The Science of Invisalign

While it provides amazing cosmetic results, Invisalign from our Clayton dentist is a highly scientific process that straightens teeth quickly, comfortably, and conveniently. 

Invisalign uses a series of clear plastic trays, or aligners, which move teeth to a more desirable location within your mouth. The aligners can move teeth in nearly any direction by applying gentle and consistent pressure that pulls, pushes, rotates, tips, or pivots each tooth.  

Each tray is slightly different. The first tray in the series looks like your teeth before you begin treatment, for example, and the last tray will look like your teeth at their final destination on your jaw. The trays in between the first and final trays will move your teeth in tiny increments: about 0.25mm. Your teeth will have moved up to about 1 mm by the fourth tray. Not all teeth will move equally, though, depending on each tooth’s original location and final destination – one tooth might need to move only 1 mm but require a slight twist, for example, while another tooth might need to move 1.5 mm in a straight line.

Invisalign Straightens Teeth through the Science of Bone Remodeling

Like other types of teeth straightening approaches, Invisalign straightens teeth through a scientific process known as bone remodeling. 

Your jawbones and the rest of your skeleton are living tissues that use bone remodeling to keep your bones strong. Remodeling involves replacing old and damaged bone tissue with newer, stronger bone. 

A tooth has two main parts: the white crown that is visible above your gum line and the root that holds the tooth in your jawbone. There are other types of connective tissue that support your teeth. For example, the periodontal ligament is an elastic band that sits between the tooth’s root and its socket. 

The main job of the periodontal ligament is to connect the tooth to the jawbone, but the tissue also contains different types of cells that do specific jobs. One type of cell, known as an osteoclast, breaks down the old bone cells. Another type, known as an osteoblast, forms new bone tissue and adds growth to the existing bone. 

The Invisalign trays apply gentle, consistent pressure to the crowns of your teeth. This pressure travels down the tooth to the root and then into your jawbone. The pressure is greater in front of the tooth, in the direction of the tooth’s final destination; the pressure is less behind the tooth.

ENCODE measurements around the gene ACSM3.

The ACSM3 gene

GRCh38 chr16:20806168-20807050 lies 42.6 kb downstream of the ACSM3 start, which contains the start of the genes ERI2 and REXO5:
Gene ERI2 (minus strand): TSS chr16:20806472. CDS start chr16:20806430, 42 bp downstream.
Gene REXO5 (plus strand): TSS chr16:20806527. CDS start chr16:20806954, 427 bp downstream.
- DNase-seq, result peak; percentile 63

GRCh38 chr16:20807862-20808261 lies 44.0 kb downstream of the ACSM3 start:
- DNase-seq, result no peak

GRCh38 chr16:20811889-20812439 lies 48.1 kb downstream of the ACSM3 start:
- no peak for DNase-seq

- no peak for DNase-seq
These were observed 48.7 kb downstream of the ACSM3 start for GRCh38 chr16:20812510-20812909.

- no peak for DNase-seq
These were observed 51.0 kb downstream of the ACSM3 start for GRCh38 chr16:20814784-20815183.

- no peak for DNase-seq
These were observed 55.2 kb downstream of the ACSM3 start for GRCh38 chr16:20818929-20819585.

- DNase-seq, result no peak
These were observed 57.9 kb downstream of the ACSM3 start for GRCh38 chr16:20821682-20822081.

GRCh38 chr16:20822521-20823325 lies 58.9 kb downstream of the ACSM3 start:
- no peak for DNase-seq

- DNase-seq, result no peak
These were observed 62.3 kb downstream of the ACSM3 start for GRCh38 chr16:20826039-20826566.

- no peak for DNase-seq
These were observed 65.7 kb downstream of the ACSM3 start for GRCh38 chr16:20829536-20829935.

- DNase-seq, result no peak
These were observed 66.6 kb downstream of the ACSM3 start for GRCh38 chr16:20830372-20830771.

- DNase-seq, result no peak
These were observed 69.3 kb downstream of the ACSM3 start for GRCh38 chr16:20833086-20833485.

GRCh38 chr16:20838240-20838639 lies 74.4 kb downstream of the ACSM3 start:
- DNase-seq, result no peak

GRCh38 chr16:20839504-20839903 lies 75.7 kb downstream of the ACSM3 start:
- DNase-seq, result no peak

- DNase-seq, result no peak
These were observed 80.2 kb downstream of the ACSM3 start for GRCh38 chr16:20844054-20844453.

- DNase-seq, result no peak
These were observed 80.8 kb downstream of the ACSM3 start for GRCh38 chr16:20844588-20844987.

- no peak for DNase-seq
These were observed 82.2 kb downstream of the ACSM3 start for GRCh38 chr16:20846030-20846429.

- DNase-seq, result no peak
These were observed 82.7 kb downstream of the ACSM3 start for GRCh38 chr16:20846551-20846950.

The osteoclasts and osteoblasts in the periodontal ligament respond to the pressure: the osteoclasts break down the bone tissue in front of the tooth, which allows the tooth to move in the right direction. The osteoblasts behind the tooth rebuild the bone tissue to hold the tooth in its new position. 

The Science of Getting Invisalign from Your East Bay Dentist

Getting Invisalign is a highly scientific process that uses advanced technology to straighten teeth. We use 3D imaging technology to scan your teeth and create a “roadmap” for your teeth straightening treatment. Technology allows us to customize your treatment by mapping out the path each tooth will take, the amount of force needed to move each tooth, and other factors to ensure that each tooth arrives in its final destination at the right time and in the right order. We’ll also use this software to show you what your smile will look like after treatment, and to monitor your treatment to ensure you are getting the results you desire. 

We’ll arrange to have your new aligner trays sent to you at the exact right time in your treatment. Simply throw away the old aligner trays and start using the new one. 

The teeth-straightening process of Invisalign is also scientific. To optimize the results of treatment, you’ll need to wear the aligners for 20 to 22 hours each day, taking them out only to eat, brush your teeth, and floss. Depending on how much straightening your teeth need, you can expect your treatment to last for 6 to 18 months.

Invisalign imparts the perfect amount of force to move the teeth. If there isn’t enough force, the teeth do not move enough and treatment takes too long. Too much force can actually damage the surrounding tissues and structures.

Invisalign Uses Advanced Materials

Invisalign is made from technically-advanced materials. All Invisalign aligners are made from medical-grade, thermoplastic polymers (plastics) that the FDA has approved for use inside the human body. The plastic, known as polymethyl methacrylate (PMMA), makes the Invisalign aligner trays lightweight, comfortable, and nearly invisible. The materials and technology also help keep Invisalign cost down and make it one of the most comfortable and effective ways to straighten your teeth.

For more information about the science of Invisalign, consult with Austin K. Brown, DDS. Our dentist in Clayton is an area leader in providing Invisalign. Schedule an appointment to learn more about Invisalign in Clayton today.

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